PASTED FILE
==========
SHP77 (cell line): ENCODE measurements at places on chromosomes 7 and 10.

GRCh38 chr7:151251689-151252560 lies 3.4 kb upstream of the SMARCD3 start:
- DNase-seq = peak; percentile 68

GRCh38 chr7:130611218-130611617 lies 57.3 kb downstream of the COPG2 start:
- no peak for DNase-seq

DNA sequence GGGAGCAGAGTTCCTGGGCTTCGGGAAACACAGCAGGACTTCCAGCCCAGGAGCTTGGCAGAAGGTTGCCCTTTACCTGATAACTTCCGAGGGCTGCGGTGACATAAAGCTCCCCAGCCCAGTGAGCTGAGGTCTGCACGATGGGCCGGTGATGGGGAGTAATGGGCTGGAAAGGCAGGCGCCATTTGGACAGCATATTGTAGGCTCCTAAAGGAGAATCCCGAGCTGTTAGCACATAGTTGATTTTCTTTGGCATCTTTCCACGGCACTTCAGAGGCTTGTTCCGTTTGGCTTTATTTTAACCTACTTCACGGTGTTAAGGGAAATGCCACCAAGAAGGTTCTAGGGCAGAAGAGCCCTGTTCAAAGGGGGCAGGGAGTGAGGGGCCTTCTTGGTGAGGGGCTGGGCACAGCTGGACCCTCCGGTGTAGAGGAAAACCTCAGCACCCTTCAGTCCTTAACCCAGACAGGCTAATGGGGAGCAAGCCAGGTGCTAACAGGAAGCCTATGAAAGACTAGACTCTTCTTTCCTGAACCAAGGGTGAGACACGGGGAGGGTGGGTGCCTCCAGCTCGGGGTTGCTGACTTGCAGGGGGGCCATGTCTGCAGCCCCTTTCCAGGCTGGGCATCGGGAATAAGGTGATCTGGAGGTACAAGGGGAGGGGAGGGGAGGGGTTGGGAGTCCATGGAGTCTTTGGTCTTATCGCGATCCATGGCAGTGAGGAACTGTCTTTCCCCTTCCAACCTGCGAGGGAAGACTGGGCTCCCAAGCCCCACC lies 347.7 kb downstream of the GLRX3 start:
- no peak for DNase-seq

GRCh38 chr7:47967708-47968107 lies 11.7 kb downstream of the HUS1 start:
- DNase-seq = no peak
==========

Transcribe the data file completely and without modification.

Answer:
SHP77 (cell line): ENCODE measurements at places on chromosomes 7 and 10.

GRCh38 chr7:151251689-151252560 lies 3.4 kb upstream of the SMARCD3 start:
- DNase-seq = peak; percentile 68

GRCh38 chr7:130611218-130611617 lies 57.3 kb downstream of the COPG2 start:
- no peak for DNase-seq

DNA sequence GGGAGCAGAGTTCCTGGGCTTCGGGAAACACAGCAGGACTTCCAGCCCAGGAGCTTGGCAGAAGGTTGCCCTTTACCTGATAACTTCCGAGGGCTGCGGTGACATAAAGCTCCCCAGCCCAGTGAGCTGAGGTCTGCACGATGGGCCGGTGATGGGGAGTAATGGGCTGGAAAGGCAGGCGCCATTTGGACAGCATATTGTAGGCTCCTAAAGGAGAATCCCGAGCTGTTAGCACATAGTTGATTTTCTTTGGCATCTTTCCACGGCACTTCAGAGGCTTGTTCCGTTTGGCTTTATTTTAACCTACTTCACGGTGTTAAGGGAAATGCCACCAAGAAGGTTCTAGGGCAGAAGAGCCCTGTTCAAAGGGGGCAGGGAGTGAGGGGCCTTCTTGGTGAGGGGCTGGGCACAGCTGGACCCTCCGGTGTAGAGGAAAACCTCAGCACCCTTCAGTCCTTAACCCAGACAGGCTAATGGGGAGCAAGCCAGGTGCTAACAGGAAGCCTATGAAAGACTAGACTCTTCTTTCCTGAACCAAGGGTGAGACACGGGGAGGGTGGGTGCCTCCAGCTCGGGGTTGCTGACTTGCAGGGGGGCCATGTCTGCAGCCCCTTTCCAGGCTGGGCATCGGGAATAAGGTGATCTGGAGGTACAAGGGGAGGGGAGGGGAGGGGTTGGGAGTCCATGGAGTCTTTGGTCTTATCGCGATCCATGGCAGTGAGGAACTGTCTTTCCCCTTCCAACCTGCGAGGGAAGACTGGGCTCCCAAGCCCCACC lies 347.7 kb downstream of the GLRX3 start:
- no peak for DNase-seq

GRCh38 chr7:47967708-47968107 lies 11.7 kb downstream of the HUS1 start:
- DNase-seq = no peak